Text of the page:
3. ^ "Entrez Gene: ALDOC aldolase C, fructose-bisphosphate". 
  4. ^ Rocchi M, Vitale E, Covone A, Romeo G, Santamaria R, Buono P, Paolella G, Salvatore F (Jun 1989). "Assignment of human aldolase C gene to chromosome 17, region cen----q21.1". Human Genetics. 82 (3): 279–82. doi:10.1007/BF00291170. PMID 2731939. 
  5. ^ Du S, Guan Z, Hao L, Song Y, Wang L, Gong L, Liu L, Qi X, Hou Z, Shao S (2014). "Fructose-bisphosphate aldolase a is a potential metastasis-associated marker of lung squamous cell carcinoma and promotes lung cell tumorigenesis and migration". PLOS ONE. 9 (1): e85804. doi:10.1371/journal.pone.0085804. PMC 3900443free to read. PMID 24465716. 
  6. ^ a b c d e f g Arakaki TL, Pezza JA, Cronin MA, Hopkins CE, Zimmer DB, Tolan DR, Allen KN (Dec 2004). "Structure of human brain fructose 1,6-(bis)phosphate aldolase: linking isozyme structure with function". Protein Science. 13 (12): 3077–84. doi:10.1110/ps.04915904. PMC 2287316free to read. PMID 15537755. 
  7. ^ a b c d e Langellotti S, Romano M, Guarnaccia C, Granata V, Orrù S, Zagari A, Baralle FE, Salvatore F (2014). "A novel anti-aldolase C antibody specifically interacts with residues 85-102 of the protein". mAbs. 6 (3): 708–17. doi:10.4161/mabs.28191. PMC 4011915free to read. PMID 24525694.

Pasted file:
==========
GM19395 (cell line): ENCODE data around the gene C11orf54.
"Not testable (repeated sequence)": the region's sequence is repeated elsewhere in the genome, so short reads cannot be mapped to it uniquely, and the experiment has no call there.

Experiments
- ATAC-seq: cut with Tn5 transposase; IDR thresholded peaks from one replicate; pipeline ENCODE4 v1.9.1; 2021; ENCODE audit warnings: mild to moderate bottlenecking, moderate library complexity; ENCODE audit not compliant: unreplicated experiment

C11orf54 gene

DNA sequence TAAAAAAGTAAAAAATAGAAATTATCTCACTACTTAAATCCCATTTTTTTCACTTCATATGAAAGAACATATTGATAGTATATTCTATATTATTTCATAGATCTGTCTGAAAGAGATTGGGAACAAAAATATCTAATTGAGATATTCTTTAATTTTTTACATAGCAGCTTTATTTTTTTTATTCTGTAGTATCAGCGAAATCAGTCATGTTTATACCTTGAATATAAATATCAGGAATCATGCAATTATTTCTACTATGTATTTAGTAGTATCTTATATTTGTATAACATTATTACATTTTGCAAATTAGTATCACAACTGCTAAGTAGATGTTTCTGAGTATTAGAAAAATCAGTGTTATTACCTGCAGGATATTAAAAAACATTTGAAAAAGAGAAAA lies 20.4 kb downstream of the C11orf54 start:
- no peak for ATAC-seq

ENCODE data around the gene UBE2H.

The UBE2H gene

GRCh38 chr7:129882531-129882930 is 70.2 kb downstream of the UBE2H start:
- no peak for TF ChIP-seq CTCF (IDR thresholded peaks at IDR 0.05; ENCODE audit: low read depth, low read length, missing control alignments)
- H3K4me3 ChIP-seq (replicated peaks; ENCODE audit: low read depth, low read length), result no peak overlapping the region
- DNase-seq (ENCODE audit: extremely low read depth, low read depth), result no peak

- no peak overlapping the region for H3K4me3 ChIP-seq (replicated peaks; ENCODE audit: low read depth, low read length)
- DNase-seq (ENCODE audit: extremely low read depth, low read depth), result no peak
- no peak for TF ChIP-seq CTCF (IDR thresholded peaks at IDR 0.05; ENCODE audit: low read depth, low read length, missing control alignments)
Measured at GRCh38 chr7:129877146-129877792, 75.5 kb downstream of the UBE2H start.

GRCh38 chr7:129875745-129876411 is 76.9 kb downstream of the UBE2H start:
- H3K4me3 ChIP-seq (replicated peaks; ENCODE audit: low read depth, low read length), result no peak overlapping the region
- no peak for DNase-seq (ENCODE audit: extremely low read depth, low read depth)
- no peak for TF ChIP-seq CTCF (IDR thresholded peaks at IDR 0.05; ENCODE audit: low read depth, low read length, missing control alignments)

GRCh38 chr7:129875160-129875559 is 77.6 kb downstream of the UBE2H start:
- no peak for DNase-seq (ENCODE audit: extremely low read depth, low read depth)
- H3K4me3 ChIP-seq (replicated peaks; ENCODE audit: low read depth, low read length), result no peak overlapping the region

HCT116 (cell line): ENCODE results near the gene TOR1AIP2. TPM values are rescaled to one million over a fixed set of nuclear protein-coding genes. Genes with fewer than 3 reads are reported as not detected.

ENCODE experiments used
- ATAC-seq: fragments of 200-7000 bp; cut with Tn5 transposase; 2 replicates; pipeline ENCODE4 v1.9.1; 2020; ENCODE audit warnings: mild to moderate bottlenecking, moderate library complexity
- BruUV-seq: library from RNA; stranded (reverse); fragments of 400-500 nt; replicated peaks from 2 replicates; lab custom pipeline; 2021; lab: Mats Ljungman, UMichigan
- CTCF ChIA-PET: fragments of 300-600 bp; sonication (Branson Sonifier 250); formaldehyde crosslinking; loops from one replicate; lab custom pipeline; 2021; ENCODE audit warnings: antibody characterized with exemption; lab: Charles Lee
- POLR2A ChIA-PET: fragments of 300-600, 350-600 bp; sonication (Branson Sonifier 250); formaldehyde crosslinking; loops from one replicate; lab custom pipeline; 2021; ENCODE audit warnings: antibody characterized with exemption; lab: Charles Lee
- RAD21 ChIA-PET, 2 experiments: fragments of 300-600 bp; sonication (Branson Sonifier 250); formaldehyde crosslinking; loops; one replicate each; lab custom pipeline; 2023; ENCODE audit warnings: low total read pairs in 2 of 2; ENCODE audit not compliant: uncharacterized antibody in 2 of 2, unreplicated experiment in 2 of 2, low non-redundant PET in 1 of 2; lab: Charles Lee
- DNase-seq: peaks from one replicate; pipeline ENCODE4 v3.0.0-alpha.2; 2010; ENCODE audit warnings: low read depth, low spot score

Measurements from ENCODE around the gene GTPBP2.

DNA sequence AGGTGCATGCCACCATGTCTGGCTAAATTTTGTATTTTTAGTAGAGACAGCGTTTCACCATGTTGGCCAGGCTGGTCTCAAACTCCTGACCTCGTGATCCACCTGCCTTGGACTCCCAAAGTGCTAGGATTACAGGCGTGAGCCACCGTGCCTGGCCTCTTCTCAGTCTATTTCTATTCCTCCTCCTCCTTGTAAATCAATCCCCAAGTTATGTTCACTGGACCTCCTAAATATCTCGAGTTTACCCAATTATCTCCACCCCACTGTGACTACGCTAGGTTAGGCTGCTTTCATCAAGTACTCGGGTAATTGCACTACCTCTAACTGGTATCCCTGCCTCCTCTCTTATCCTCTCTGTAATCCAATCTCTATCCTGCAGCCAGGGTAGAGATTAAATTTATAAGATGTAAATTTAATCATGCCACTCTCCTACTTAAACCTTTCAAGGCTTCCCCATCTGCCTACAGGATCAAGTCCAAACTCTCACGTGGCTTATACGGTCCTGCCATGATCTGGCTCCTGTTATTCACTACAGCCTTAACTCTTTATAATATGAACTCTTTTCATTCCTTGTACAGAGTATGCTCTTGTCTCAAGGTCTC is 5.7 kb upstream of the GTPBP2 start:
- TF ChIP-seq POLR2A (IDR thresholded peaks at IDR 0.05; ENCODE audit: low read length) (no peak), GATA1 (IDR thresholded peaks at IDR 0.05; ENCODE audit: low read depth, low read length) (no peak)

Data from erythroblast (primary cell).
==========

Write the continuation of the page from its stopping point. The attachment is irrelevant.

8. ^ a b c Sekar Y, Moon TC, Slupsky CM, Befus AD (Jul 2010). "Protein tyrosine nitration of aldolase in mast cells: a plausible pathway in nitric oxide-mediated regulation of mast cell function". Journal of Immunology. 185 (1): 578–87. doi:10.4049/jimmunol.0902720. PMID 20511553. 
  9. ^ a b Mamczur P, Gamian A, Kolodziej J, Dziegiel P, Rakus D (Dec 2013). "Nuclear localization of aldolase A correlates with cell proliferation". Biochimica et Biophysica Acta. 1833 (12): 2812–22. doi:10.1016/j.bbamcr.2013.07.013. PMID 23886627. 
  10. ^ Martins-de-Souza D, Gattaz WF, Schmitt A, Maccarrone G, Hunyadi-Gulyás E, Eberlin MN, Souza GH, Marangoni S, Novello JC, Turck CW, Dias-Neto E (Jul 2009). "Proteomic analysis of dorsolateral prefrontal cortex indicates the involvement of cytoskeleton, oligodendrocyte, energy metabolism and new potential markers in schizophrenia". Journal of Psychiatric Research. 43 (11): 978–86. doi:10.1016/j.jpsychires.2008.11.006. PMID 19110265. 
  11. ^ Martins-de-Souza D, Schmitt A, Röder R, Lebar M, Schneider-Axmann T, Falkai P, Turck CW (Oct 2010). "Sex-specific proteome differences in the anterior cingulate cortex of schizophrenia". Journal of Psychiatric Research. 44 (14): 989–91. doi:10.1016/j.jpsychires.2010.03.003. PMID 20381070. 
  12. ^ Sultana R, Perluigi M, Newman SF, Pierce WM, Cini C, Coccia R, Butterfield DA (Mar 2010). "Redox proteomic analysis of carbonylated brain proteins in mild cognitive impairment and early Alzheimer's disease". Antioxidants & Redox Signaling. 12 (3): 327–36. doi:10.1089/ars.2009.2810. PMC 2821142free to read. PMID 19686046. 

Further reading[edit]